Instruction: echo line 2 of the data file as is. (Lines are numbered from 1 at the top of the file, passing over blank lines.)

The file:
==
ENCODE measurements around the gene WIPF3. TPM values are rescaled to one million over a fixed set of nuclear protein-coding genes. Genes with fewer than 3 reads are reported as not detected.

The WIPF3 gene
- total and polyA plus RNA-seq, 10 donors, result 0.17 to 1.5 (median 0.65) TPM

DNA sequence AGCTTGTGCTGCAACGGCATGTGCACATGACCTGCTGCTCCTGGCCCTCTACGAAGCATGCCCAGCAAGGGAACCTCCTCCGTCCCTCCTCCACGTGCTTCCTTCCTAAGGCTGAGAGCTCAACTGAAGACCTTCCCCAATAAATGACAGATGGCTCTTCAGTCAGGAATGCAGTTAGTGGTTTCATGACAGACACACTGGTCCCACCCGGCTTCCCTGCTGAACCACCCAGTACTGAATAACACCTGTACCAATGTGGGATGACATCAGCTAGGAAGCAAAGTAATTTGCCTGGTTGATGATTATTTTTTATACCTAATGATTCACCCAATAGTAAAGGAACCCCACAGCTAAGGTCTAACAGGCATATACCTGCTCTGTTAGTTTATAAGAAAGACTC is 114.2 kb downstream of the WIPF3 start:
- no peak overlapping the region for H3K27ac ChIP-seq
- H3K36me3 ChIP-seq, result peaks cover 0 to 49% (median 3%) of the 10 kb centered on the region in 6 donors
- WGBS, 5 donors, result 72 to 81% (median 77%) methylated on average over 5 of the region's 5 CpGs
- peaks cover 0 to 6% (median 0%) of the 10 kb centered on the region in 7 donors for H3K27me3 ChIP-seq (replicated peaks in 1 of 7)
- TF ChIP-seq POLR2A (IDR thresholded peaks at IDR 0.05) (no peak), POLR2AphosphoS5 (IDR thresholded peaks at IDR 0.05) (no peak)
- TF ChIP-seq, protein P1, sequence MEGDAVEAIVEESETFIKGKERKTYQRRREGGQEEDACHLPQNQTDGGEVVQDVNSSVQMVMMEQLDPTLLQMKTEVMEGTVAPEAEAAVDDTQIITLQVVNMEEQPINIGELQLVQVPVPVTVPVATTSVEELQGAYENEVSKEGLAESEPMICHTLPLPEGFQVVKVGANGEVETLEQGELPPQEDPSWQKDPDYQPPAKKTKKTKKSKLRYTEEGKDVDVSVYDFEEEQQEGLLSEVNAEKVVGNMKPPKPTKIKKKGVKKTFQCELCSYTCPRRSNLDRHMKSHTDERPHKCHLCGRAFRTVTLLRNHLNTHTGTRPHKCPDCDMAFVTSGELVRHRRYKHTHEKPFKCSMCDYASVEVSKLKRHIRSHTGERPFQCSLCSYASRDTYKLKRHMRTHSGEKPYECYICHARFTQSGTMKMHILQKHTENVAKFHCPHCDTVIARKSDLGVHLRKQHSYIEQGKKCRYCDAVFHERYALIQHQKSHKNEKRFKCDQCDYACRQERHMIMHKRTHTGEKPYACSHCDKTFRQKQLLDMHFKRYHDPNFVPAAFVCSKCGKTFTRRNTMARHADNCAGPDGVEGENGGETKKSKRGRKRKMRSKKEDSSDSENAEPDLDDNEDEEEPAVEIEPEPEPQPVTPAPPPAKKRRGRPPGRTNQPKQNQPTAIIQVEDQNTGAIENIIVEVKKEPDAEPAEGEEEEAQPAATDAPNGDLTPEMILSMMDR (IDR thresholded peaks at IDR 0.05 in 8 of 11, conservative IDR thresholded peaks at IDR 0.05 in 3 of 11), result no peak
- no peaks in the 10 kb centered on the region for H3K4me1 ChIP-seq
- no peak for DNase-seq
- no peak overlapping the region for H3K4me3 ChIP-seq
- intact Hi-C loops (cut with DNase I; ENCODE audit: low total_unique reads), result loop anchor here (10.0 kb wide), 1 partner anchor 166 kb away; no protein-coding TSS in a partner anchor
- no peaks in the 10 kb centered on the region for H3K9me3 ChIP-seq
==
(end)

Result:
The WIPF3 gene